Do you still think we charge too much?






Last weekend I attended Anthrocon and it was pretty darn awesome. While I don’t consider myself a furry, I do enjoy realistic costumes, so I took the raptor mask I made (base/blank by: ) and some gloves I put together. I ran out of time to make a tail. I figured I’d raptor around the con incognito, because it’s fun to be anonymous. Unfortunately for my planned secrecy, I was unaware that in the interim my last photoset of the raptor mask managed to accumulate around 3,000 notes on Tumblr, and the internet knew that it was mine, so there was no secrecy or anonymity. OH WELL I had fun anyhow! Let me tell you though, it’s super weird to have people come up and shout “I SAW THIS ON TUMBLR" in real life. Uhhh. Hi, Internets.

Thus, I raptored around the con and generally acted like a nuisance. The very best reactions were the ‘muggles’… people on the street. They acted like it was Disneyworld and almost everyone really loved it. My friend managed to get a photo of me peeking into a bar window. Check out the enthusiastic lady on the far right.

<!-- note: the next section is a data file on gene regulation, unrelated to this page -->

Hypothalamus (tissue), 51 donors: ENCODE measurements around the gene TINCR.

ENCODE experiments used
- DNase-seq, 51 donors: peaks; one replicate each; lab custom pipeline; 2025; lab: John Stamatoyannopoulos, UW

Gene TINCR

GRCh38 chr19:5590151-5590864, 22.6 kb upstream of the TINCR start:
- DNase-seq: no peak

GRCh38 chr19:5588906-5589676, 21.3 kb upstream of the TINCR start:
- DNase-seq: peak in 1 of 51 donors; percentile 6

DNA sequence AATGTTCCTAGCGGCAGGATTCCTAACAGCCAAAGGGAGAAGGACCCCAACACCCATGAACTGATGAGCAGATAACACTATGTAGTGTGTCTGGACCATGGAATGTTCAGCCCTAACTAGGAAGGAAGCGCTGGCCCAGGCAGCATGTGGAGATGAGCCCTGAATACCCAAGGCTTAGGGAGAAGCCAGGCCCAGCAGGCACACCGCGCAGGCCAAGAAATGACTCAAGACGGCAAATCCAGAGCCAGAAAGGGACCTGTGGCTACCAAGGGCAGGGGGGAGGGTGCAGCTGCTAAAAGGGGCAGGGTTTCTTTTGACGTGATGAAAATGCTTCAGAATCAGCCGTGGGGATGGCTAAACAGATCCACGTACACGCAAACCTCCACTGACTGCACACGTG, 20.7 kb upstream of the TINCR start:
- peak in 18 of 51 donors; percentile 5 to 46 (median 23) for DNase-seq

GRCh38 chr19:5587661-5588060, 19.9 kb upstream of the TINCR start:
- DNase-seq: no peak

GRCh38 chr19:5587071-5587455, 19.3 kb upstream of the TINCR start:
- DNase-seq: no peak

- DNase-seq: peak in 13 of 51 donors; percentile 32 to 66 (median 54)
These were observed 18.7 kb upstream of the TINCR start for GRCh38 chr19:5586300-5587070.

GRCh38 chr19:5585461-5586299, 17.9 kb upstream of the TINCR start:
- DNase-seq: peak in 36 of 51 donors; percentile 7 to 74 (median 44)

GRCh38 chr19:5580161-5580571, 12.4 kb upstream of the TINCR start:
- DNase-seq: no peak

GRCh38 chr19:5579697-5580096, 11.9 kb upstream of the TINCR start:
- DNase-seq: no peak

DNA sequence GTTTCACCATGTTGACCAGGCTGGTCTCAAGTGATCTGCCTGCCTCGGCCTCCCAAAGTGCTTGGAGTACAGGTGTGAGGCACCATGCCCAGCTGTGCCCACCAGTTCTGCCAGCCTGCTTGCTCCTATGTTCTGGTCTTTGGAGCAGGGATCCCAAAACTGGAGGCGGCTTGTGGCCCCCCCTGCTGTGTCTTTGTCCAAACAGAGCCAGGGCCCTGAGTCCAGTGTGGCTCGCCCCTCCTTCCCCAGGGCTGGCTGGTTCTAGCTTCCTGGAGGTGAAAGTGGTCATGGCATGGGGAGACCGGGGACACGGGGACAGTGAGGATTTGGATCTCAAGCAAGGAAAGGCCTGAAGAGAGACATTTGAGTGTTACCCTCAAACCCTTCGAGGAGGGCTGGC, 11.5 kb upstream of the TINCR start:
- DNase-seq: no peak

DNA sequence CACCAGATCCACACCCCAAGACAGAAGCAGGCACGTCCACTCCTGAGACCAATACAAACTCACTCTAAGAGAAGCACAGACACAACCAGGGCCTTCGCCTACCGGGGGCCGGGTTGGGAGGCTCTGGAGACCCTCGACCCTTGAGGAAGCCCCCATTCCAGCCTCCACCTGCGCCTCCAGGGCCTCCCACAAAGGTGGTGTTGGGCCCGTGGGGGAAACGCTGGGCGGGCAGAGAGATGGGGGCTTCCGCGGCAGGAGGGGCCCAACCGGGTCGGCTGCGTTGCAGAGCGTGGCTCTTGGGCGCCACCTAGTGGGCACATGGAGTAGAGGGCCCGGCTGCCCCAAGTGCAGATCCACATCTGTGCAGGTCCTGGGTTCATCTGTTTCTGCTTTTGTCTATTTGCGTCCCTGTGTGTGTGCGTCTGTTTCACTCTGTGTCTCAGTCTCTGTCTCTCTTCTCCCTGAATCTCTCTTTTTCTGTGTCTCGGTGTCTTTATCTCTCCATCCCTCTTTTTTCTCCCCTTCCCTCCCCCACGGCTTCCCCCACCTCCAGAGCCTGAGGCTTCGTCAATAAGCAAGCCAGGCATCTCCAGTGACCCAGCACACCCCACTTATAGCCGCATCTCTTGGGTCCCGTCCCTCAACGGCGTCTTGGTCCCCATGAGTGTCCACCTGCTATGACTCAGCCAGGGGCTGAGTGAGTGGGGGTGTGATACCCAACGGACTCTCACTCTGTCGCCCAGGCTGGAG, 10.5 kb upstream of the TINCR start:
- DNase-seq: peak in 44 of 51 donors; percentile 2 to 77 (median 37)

I even managed to bump into my eagle mask being worn around the con a few times, which was super exciting to me (the Philippines Eagle mask seen above).

All photo credit goes to my friends Byzil and Hypno.

Here is a short video. I didn’t know she was recording at first so I was holding very still so she could take a still photo. Oops. Also ignore my bad anatomy raptor wrists pose. I had just smacked Dark Natasha in the throat with my claws accidentally and was feeling a bit sheepish. (Natasha was fine, but apparently I was going for the kill. Instincts?)

I am thinking of naming her Kinglet, after the bird that inspired her.

This is pretty darn awesome.  Well done Kierstin and Nam!

If I could puff up like a chickadee, I would, I feel so very special. Nam did an amazing job, and I am completely blessed to be able to say that I assisted with this lovely creation. 

….Also that woman on the far right in the last photo. 

Reblogging for sorta kinda sourcing myself. 


For sale HERE.
Maker - MaewynShadowtail

THERE WE GO. Leafeon done right. And waaaay better than mine |D


For sale HERE.

Maker - MaewynShadowtail

THERE WE GO. Leafeon done right. And waaaay better than mine |D

So I’m attempting to play a Dungeons & Dragons campaign this Sunday.

During my vacation and without access to a computer, I pulled out my non-photo blue pencil (favorite sketching device), studied the rulebook, and did some traditional art for a change of my new character. When I got back home I colored it to finish up the concept design. Drew her without “proper clothing” to show off physical build, scale detail, and colors.

Rwar Imma dragon!